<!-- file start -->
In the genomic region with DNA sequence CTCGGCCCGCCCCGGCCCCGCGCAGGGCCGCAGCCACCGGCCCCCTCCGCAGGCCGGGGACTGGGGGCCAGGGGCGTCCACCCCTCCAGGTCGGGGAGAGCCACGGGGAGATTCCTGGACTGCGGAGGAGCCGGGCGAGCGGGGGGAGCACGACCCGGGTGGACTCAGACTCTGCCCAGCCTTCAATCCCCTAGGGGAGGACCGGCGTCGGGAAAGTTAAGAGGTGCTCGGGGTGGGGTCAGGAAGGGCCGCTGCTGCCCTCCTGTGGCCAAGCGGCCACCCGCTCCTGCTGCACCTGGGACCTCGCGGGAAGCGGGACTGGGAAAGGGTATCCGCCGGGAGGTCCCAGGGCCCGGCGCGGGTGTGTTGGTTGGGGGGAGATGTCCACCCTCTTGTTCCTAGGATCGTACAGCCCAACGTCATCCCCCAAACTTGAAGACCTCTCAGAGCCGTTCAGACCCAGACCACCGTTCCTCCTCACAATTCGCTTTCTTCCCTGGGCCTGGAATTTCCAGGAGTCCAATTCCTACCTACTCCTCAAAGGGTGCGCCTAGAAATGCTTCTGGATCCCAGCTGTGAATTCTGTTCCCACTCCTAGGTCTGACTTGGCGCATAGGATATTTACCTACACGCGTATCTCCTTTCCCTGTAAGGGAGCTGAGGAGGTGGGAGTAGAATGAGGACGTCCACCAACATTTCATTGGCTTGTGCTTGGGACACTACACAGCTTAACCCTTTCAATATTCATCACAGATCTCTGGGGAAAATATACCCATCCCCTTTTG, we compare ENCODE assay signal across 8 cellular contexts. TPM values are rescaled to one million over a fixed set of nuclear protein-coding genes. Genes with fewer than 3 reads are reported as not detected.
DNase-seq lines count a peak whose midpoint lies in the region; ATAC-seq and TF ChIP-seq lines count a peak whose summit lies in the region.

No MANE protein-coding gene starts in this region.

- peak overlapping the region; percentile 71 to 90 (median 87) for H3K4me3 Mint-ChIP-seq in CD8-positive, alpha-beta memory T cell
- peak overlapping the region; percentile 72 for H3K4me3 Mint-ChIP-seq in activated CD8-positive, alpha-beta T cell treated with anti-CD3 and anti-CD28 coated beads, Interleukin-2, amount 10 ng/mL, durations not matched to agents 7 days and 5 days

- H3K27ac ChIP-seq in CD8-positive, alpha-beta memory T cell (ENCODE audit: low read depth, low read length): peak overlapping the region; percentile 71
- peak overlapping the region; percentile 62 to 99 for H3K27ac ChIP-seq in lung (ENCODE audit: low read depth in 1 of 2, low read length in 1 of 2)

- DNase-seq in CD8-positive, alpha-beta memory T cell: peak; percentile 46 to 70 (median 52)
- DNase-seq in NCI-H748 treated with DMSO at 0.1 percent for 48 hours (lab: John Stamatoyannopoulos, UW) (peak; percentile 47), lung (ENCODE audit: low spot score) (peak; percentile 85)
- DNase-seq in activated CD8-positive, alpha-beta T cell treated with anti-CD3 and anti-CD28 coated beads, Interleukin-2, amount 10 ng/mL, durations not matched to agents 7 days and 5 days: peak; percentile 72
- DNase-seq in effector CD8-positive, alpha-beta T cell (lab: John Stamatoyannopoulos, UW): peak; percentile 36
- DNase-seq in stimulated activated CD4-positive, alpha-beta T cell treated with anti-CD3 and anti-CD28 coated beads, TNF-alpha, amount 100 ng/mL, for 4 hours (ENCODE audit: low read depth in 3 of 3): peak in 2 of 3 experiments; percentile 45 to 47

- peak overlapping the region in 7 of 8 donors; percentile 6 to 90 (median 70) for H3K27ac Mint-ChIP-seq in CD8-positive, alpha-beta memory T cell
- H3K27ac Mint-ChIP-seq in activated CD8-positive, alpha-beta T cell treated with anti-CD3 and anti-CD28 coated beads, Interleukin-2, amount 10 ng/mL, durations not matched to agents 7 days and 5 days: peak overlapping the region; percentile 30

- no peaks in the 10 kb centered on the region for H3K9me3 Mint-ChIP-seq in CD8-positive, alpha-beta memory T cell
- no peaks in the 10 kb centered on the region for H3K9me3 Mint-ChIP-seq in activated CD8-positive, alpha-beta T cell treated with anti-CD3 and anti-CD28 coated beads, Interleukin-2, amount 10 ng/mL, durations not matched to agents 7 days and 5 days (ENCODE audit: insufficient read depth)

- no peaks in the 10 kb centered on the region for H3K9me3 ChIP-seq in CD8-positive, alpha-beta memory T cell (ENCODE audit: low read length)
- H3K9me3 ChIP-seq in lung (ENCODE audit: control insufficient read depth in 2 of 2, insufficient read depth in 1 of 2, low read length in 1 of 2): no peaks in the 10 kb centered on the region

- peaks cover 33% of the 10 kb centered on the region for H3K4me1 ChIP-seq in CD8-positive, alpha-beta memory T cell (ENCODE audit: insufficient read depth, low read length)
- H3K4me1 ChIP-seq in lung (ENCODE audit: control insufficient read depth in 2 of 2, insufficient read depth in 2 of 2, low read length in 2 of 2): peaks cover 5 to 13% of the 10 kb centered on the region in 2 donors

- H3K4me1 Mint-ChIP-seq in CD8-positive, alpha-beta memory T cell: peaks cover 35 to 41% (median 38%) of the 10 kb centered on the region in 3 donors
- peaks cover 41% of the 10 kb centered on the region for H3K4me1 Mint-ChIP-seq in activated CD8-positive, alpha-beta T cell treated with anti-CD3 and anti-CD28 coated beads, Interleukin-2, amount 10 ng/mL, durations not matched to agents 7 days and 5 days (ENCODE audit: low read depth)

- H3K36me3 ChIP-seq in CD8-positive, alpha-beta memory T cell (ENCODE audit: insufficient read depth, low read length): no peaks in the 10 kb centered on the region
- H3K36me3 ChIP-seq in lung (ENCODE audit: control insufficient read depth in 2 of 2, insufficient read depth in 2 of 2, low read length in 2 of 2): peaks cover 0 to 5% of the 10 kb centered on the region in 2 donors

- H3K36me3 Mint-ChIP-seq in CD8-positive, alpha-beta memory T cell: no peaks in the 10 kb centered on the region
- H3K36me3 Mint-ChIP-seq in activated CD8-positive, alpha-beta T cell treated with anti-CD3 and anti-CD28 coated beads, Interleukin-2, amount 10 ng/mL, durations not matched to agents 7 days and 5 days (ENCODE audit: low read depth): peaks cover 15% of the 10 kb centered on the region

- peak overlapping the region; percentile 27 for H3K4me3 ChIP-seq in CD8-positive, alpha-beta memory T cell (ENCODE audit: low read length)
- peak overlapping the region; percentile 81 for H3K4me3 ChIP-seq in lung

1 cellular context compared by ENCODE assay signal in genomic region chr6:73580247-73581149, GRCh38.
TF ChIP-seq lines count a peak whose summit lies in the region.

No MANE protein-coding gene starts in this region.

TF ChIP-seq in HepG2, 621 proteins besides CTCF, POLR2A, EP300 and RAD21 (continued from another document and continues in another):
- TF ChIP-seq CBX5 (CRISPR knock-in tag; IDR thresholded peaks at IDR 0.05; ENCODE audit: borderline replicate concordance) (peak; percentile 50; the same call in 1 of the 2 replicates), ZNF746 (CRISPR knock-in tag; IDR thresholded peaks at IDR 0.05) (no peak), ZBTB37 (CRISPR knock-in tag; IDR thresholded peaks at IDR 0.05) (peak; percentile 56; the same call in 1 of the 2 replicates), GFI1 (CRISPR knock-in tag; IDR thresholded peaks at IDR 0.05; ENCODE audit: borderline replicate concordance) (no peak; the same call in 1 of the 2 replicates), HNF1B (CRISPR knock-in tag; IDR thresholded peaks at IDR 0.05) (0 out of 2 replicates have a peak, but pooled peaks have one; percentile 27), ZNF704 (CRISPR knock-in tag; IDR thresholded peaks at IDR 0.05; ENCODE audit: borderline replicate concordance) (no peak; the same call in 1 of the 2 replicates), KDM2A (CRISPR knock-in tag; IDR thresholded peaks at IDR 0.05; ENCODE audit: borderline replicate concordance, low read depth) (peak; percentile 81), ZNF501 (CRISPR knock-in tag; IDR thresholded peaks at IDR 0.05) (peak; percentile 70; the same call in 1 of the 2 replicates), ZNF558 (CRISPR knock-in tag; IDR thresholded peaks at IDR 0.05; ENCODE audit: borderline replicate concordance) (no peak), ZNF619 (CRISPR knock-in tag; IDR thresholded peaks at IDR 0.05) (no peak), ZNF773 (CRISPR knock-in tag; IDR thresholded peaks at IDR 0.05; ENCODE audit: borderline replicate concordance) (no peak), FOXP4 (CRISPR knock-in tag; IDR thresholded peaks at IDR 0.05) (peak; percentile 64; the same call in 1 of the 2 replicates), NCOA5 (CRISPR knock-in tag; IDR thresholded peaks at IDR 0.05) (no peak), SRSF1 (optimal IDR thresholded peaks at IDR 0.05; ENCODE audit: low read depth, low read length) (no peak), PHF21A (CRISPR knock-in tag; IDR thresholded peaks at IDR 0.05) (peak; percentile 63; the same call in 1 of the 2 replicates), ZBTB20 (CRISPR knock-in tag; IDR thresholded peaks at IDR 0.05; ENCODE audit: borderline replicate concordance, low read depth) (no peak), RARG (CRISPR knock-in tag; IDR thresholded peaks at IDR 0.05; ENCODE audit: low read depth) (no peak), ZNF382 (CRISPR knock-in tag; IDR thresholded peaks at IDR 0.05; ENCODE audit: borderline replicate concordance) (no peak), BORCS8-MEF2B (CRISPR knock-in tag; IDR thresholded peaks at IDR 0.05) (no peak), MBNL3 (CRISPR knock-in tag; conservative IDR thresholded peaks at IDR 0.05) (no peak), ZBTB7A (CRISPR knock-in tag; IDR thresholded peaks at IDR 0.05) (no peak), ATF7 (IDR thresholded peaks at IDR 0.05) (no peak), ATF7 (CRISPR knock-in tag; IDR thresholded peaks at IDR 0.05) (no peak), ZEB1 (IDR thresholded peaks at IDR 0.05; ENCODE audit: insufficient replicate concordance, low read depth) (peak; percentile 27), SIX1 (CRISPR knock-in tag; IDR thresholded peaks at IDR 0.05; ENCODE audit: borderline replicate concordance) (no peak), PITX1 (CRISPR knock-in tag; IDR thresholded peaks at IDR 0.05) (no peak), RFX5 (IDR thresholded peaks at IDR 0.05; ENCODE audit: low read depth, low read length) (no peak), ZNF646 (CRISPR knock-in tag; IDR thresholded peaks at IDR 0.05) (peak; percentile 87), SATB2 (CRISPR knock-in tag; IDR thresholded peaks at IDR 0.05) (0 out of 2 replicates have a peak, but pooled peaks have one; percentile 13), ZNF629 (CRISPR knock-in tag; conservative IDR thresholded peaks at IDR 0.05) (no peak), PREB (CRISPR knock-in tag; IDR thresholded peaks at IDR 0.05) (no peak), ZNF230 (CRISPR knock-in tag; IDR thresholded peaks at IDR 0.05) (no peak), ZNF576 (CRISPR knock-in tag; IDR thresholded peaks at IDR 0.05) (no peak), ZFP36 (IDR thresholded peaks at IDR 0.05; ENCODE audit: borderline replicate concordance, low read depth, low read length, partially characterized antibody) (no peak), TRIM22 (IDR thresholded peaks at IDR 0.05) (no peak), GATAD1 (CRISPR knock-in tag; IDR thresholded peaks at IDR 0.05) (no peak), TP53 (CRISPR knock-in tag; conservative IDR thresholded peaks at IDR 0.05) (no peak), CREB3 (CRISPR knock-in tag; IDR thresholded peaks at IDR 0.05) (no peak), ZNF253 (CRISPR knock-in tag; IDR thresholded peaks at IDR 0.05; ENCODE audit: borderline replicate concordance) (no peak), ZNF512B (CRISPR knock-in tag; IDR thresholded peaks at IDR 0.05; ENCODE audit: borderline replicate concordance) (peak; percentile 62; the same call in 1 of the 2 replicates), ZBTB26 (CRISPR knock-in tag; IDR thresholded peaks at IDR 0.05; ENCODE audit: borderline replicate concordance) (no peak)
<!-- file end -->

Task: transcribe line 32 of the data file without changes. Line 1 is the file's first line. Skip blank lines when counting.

TF ChIP-seq in HepG2, 621 proteins besides CTCF, POLR2A, EP300 and RAD21 (continued from another document and continues in another):